Fidelity Discourse Analysis
“Just as any text can generate an infinity of readings, so any novel can generate any number of adaptations.” Robert Stam puts it exceptionally accurately in “Beyond Fidelity: The Dialogics of Adaptation, ” that one can differ, in what s/he perceives, from the other. Whether it is reading a text or watching a movie, one is deemed to differ, in one way or the other, in her/his interpretation of what s/he reads or sees. Contrary to this idea, there is a fidelity discourse in literary adaptation theories which argues that there are certain central ideas in the text – which are apparently visible to everyone – and while producing the text's cinematic adaptation, these core ideas should always be taken into consideration in order to produce an authentic on-screen adaptation. This fidelity discourse in reference to literary adaptations is a restricted interpellated idea (as Althusser emphasizes) that places the cinematic adaptation on an inferior ground when compared with the source text, majorly because of pre-existing assumptions of seniority, logophilia and iconophobia. Despite source texts being seen as static by nature, in my opinion, they can always be (re)interpreted in different ways incorporating differing perspectives. In this essay, I will discuss the idea of fidelity; advancing with my exposition that fidelity, certainly, can never be achieved and hence, is a popular misconception. Furthermore, I will approach the topic of literary adaptations with a post-structuralist view and will attempt to show how cinematic adaptations are sui-generis.
Supporters of the fidelity discourse believe, as mentioned above, that while considering to produce a film based on a literary text, the filmmaker must keep in mind the central elements of the source text and strictly stick to them for the adaptation to be authentic. Fidelity for them refers to the “notion that purportedly measures the extent to which a work of literature has been accurately rendered (or not) as a movie” (- The Cambridge Companion to Literature on Screen edited by Deborah Cartmell and Imelda Whelehan). Advocates of fidelity feel that the on-screen adaptation should showcase only what the author emphasized in the text and also in a similar manner the author did.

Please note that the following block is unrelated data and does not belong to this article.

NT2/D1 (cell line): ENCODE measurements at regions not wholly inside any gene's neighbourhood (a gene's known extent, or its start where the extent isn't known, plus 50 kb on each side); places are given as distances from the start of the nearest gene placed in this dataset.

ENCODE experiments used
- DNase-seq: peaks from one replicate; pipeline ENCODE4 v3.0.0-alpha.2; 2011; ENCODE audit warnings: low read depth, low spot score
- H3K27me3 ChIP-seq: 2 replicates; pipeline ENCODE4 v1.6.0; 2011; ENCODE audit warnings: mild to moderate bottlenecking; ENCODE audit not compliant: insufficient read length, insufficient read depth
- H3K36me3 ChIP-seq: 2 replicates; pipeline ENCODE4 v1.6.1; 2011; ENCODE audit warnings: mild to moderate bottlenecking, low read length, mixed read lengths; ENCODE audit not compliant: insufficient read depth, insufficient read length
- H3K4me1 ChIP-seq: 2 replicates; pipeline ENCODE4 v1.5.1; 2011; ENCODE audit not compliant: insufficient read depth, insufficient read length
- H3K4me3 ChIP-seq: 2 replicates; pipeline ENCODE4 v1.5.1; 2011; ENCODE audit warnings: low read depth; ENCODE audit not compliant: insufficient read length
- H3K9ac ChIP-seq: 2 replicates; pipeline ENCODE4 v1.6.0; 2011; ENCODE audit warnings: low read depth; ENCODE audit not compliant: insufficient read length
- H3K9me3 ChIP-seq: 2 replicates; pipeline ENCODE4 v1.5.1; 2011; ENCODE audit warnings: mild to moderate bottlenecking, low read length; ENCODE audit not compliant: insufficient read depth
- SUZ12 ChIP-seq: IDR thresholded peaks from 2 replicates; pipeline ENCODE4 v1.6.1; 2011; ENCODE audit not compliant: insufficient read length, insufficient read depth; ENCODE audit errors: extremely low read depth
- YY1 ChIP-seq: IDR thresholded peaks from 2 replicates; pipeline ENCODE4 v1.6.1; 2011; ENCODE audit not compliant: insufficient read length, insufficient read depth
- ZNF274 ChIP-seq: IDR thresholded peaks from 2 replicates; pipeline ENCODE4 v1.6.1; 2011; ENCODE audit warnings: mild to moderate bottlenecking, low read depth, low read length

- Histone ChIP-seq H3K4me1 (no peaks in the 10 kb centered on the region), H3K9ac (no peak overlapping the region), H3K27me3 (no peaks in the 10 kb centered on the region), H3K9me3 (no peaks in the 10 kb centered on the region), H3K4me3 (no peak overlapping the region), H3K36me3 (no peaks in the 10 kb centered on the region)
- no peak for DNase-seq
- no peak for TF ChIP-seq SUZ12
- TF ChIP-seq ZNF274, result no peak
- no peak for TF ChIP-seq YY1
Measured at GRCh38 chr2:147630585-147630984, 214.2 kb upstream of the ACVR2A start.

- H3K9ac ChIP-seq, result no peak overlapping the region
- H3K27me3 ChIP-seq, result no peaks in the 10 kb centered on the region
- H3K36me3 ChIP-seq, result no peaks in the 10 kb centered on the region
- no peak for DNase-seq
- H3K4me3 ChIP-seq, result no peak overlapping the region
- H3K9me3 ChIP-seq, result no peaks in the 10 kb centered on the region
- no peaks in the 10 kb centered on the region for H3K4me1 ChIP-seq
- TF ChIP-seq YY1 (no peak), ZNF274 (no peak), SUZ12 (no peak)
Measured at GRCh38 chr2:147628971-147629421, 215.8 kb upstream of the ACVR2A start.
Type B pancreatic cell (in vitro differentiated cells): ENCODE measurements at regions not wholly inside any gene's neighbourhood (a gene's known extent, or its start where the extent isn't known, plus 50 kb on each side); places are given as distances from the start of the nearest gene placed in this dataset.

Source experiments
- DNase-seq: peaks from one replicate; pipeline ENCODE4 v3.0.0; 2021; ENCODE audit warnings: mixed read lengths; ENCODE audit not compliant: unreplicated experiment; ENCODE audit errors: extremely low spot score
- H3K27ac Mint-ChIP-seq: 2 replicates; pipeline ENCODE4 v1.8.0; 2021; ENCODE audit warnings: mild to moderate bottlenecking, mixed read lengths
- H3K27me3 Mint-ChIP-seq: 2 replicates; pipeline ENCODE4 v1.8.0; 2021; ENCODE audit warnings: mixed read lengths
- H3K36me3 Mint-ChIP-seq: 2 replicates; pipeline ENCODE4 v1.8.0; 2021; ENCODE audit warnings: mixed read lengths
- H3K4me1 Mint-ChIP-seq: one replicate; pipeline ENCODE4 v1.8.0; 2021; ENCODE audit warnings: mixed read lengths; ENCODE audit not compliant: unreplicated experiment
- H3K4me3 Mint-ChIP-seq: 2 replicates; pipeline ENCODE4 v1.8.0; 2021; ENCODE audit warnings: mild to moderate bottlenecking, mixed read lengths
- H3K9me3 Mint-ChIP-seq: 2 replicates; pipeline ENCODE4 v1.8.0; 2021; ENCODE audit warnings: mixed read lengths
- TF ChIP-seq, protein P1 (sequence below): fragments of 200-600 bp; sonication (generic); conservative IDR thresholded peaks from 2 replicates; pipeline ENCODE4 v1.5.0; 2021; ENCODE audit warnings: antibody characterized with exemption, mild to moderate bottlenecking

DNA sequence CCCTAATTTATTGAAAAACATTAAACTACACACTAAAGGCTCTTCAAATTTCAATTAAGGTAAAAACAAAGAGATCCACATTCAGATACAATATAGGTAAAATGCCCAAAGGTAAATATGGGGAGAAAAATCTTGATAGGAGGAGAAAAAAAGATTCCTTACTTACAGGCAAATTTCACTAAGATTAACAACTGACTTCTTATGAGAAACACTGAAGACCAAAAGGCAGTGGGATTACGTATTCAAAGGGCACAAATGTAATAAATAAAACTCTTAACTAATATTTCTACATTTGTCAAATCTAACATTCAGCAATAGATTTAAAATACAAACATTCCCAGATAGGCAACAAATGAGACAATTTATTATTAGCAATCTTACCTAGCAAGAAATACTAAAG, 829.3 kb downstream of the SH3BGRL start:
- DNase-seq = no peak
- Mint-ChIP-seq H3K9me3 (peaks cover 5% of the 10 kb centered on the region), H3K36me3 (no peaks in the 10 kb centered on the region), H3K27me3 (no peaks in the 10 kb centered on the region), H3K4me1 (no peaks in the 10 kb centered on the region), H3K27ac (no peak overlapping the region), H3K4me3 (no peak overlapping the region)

However, they forget how narrow this view is to be held. Use of fidelity method for assessing the merit of a literary adaptation is a constricted approach altogether as this discourse expects the film to be justifiably faithful to its source text, which is literally next to impossible. If one looks at a text, it is apparent that it has an array of different elements that make the text alive. For instance, it has a structure, tone, narrative technique, spatio-temporal dynamic, characters, plot, themes, intention, messages to convey and a plethora of other aspects piled down with the help of the imaginative faculty of the author. Considering this, the argument that the supporters of fidelity discourse produce proves ill-founded because they themselves do not specify as to what all elements should be faithfully preserved in order to prove fidelity to the source text. As, at any given cost, it is clearly out of question to (re)produce each and every aspect of the source text in its cinematographic version. It is supposed to be set in criterion as to what should be taken seriously and what not while adapting the text. Are certain elements more significant in comparison to the others is a question that needs to be answered before having a discourse on fidelity. In this direction, Stam also located his argument and asks, “Fidelity to what?” (plot, intention, character, style, narrative technique so on so forth). So, the central argument of the fidelity discourse itself lays on an imbalanced pedestal as the criterion for judging fidelity must be clearly defined first.
Having said that, I would like to add on to the argument that fidelity is undoable while producing a literary adaptation for there is a great shift in media and viewpoints of the original author and the filmmaker. Even if the filmmaker attempts to pay allegiance to the author’s work, both of them can never have strictly the same approaches and interpretations. Robin Swicord, in this regard, points out that despite the wish to do so the director’s and the author's views can never be the same. Films and texts are two separate mediums. Going from one form to another incorporates a great deal of complexity and is, in totality, a composite journey. While texts have written material on paper and a series of signifier-signified content inhabiting those pages, films have a huge variety of artworks included in themselves ranging from music, art, writing, acting to dancing which, in turn, contribute to its complexity as well as an impossibility to merely represent the text written on the pieces of paper just as it is. Cinema and Literature, because of a variety of reasons including crucial differences in medium, can never go hand in hand. What they are capable of doing, however, is maybe an attempt at presenting or suggesting a vaguely similar mental image to the people as writing and cinema are both mediums that elicit aesthetic experiences. Bruce Morrissette, in his book Novel and Film: Essays in two Genres, puts forth his views with respect to this idea, says: